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Before deciding on any updates or changes to your brand design it is important that you look at your current assets and clearly judge whether they are doing the best possible job for your business that they can do.
This article will outline the key ways in which you can look at your own branding and make that decision.
The single hardest thing about looking at your own branding is that it can be very hard to be properly dispassionate about it – to be objective rather than subjective.
Large corporations spend millions of dollars each year on expensive brand surveys to be aware of how well their brand design is performing. They do this using external third parties who provide expertise and most importantly an objective point of view.
For a smaller company replicating the subjective point of view is hard but it is very important that you find a way to be as dispassionate and unemotional about your own brand as possible. After all, it is simply a judge of shapes words colours and photos, not a judgement of the business or anything fundamental to you.
So step back, relax and take a long hard look at how you look.
What you ‘like’ or ‘dislike’ is not relevant. When discussing your brand avoid these words as much as you can.
Here are some good questions and phrases to keep in mind to avoid the dreaded ‘like’ word:
Is this element effective and engaging?
Could we simplify this any further?
Will this part of our design work in a small space?
Does this asset make us distinct in the marketplace?
Does this thing resonate and amplify our brand values?
Is this logo complicated or very hard to decode at distance?
Next, create the rules of the game.
When it comes to branding design the rules of the game are your own brand values and attributes and you should aim to have these written down in a clean and simple document this will provide an important measuring device for all matters relating to your brand now and in the future.
Are you a young energetic brand or a more mature professional brand? Do you need to position yourself as experts or are you something more friendly and down to earth? How serious is your tone of voice etc?
Ø ACTION: Write down and agree on your brand values with all your stakeholders.
Create a wall space which is full of your competitors’ branding – their website, their ads and any emails or other assets – all go on the wall alongside your own branding.
Leave this up for some time so you get used to seeing it. Then ask yourself how you look against the others.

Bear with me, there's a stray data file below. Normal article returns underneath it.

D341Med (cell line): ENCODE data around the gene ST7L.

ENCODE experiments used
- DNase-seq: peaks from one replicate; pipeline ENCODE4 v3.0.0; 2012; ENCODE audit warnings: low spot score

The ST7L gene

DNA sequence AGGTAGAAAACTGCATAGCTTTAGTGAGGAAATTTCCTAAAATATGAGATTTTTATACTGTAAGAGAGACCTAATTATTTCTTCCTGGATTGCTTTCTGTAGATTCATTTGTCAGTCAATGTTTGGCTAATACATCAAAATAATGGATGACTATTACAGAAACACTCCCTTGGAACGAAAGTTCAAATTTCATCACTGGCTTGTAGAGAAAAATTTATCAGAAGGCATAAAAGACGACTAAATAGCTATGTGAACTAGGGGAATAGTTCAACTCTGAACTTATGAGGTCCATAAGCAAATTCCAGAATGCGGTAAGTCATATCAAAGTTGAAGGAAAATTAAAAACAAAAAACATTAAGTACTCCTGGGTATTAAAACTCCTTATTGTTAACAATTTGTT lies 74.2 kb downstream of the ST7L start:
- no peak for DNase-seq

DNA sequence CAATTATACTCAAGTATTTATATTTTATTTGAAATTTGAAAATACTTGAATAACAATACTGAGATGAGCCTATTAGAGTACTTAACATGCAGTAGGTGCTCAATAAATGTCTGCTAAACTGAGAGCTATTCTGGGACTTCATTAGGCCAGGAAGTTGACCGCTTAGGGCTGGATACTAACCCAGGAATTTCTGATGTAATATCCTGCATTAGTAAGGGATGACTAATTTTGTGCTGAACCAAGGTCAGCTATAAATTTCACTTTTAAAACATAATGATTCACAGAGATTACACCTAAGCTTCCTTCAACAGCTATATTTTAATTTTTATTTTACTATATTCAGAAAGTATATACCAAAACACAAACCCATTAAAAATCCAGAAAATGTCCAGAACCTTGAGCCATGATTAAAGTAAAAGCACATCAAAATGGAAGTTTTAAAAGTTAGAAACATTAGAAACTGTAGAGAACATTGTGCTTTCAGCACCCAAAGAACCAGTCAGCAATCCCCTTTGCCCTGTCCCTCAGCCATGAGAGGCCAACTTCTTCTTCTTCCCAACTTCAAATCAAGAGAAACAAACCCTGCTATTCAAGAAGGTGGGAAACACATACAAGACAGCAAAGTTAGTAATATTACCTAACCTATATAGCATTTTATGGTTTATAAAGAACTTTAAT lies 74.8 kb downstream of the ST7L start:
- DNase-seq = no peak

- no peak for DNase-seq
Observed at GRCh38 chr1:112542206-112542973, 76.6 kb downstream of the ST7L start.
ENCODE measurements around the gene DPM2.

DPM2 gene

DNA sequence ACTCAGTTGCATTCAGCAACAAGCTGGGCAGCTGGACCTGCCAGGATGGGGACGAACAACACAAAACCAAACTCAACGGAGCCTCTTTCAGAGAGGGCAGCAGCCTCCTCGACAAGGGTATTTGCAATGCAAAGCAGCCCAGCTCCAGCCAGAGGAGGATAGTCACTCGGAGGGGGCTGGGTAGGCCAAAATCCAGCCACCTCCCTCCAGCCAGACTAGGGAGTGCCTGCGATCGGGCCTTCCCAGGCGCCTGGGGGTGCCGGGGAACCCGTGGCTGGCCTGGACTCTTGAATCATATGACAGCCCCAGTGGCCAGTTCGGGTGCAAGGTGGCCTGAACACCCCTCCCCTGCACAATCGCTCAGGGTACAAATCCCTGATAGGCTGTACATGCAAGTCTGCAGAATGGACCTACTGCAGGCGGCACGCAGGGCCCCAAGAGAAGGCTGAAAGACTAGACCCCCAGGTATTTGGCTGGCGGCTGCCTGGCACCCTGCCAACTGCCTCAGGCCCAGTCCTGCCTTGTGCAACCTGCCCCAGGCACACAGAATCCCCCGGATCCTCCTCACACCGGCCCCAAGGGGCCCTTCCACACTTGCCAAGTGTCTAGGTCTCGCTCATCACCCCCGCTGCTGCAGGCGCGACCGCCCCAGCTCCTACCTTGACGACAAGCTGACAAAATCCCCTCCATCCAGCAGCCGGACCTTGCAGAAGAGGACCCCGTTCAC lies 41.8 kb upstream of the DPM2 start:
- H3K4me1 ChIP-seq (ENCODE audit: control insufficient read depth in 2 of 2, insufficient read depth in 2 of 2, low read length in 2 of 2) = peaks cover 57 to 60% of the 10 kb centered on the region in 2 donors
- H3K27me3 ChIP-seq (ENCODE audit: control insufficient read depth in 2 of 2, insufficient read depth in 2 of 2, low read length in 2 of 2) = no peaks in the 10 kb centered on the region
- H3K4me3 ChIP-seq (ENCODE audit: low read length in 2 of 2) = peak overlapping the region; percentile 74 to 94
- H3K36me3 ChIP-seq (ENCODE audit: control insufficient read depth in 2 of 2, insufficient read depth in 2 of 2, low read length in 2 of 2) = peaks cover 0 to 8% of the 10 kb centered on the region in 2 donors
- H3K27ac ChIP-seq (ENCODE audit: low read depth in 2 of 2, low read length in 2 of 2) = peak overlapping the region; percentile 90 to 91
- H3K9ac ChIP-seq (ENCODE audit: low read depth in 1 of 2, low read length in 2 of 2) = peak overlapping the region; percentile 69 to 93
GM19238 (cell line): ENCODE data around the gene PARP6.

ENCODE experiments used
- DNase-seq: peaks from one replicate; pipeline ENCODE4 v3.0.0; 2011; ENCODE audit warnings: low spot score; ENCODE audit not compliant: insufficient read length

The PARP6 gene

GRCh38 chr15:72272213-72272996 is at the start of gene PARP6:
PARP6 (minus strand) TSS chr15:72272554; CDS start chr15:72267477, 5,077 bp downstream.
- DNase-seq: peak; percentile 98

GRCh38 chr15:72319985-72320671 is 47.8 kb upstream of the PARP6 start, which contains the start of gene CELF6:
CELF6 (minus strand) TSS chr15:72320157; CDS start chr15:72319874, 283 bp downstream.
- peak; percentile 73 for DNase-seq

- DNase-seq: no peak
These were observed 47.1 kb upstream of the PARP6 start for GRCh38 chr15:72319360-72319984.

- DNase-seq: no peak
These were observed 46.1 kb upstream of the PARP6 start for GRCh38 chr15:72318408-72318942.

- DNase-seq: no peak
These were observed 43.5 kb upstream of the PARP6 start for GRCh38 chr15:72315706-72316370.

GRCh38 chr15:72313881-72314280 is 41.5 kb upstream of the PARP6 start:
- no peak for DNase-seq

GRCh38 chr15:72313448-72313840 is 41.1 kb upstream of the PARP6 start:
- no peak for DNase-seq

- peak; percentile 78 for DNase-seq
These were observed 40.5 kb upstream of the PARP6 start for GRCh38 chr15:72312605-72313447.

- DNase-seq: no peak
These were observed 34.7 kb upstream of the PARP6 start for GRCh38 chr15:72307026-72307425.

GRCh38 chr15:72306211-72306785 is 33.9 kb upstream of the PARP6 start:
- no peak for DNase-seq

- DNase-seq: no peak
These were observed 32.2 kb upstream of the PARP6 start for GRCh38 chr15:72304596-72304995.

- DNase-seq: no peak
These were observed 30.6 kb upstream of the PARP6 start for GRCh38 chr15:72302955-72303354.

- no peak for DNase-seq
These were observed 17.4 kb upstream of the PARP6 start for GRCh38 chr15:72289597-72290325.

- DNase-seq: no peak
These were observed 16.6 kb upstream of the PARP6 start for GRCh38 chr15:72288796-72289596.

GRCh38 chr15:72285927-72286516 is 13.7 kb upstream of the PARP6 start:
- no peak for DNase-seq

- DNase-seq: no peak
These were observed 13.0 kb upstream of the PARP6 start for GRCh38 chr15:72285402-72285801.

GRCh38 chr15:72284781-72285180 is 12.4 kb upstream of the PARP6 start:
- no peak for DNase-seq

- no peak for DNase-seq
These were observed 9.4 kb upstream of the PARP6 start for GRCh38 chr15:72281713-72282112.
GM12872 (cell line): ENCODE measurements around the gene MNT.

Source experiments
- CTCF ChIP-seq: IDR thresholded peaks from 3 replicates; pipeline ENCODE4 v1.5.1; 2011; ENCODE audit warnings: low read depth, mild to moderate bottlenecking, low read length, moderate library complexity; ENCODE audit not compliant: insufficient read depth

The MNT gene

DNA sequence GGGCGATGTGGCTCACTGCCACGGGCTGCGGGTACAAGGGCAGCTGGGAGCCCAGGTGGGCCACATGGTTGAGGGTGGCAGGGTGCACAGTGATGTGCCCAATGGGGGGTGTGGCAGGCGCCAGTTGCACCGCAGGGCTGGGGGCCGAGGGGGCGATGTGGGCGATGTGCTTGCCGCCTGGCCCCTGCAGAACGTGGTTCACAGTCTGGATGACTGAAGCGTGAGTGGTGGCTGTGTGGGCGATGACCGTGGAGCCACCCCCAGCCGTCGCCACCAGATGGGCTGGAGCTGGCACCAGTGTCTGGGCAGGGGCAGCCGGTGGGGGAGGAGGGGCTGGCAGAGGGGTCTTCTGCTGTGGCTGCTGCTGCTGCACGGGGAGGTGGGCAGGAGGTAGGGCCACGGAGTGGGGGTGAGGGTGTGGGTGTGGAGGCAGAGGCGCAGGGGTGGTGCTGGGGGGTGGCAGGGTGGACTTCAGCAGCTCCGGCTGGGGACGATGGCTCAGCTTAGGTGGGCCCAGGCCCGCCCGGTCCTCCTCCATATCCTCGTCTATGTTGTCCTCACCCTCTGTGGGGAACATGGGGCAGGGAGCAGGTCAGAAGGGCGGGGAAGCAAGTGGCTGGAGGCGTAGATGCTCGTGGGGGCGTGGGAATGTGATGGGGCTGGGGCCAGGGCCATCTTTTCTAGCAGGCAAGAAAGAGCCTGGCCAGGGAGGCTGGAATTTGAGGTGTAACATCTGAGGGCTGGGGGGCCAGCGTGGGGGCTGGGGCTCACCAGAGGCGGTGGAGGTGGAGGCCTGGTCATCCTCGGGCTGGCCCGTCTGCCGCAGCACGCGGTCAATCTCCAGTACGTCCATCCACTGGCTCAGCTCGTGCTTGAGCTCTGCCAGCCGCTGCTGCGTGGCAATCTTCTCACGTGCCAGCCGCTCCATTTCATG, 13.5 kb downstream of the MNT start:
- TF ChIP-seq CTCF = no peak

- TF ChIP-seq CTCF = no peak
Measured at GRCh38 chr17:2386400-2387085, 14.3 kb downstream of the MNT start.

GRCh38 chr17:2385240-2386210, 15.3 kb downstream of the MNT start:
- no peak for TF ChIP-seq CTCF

When anyone comes to your office ask them to have a look and ask them some or all of the questions here:
Which brand sticks out?
Which brands are memorable?
Which brand resonates?
Who do you trust most upon seeing these items?
What kind of adjectives come to mind?
Does our brand feel consistent?
Would you recommend this company to a friend?
Are you proud to wear it / represent it?
Does it feel contemporary?
Does this match your brand tone of voice?
Is it trustworthy?
Guess the size of the company.
Ø Action: ask people to review the items and record all the feedback carefully
One great way to access objective third-party insight is to use the power of social media. Are there groups of customers within your industry online that you could simply ask?
What about LinkedIn – could a post there give you some ideas – people on there are extremely helpful in such matters.
Even simply posting your own branding to your Facebook friends and asking them for honest unbiased opinions – perhaps even using a poll – can also be helpful.
Ø Action: use social media to get feedback on your brand
it may well be worth contacting a digital or design agency you know and supplying them with your brand values document and all your brand assets they will likely be happy to give you a free review to let you know their thoughts on whether your brand design matches your brand values.
Ø Action: ask an agency to review your brand
Branding and especially logos must be extraordinarily versatile – they may have to work on the side of a truck right down to the cover of an app within a mobile phone screen.
The most common problems here arise when a logo is created on a desktop and never tested on a small screen in a small space.
A second set of problems arise when complicated colour schemes are chosen. Gradients and some shades are simply very difficult to control so should be used with caution.
Ø Action: look at your logo in the corner of a mobile phone screen to check viability.
One really easy way to look professional is to have a defined style of photography and to always stick to that style. Using stock shots too often can create an inconsistent and cheap feel especially if they vary in style and content dramatically.
A good way to check this is to glance at your homepage on social media and see if all the photos look like they come from the same place and share a style.
Using illustrations can be a great way to bring a brand together but it needs to be of the same style and resonate with your main logo and colours.
Ø Action: Cover the header on your social platform and see if your band still shines through.
We’ll send a quick video review of your brand so you can see what our design team makes of it. We’re not here to criticise but to show you where there may be opportunities for growth and improvement. These are done in a light, positive way and on video so you can be sure there is no sales person involved!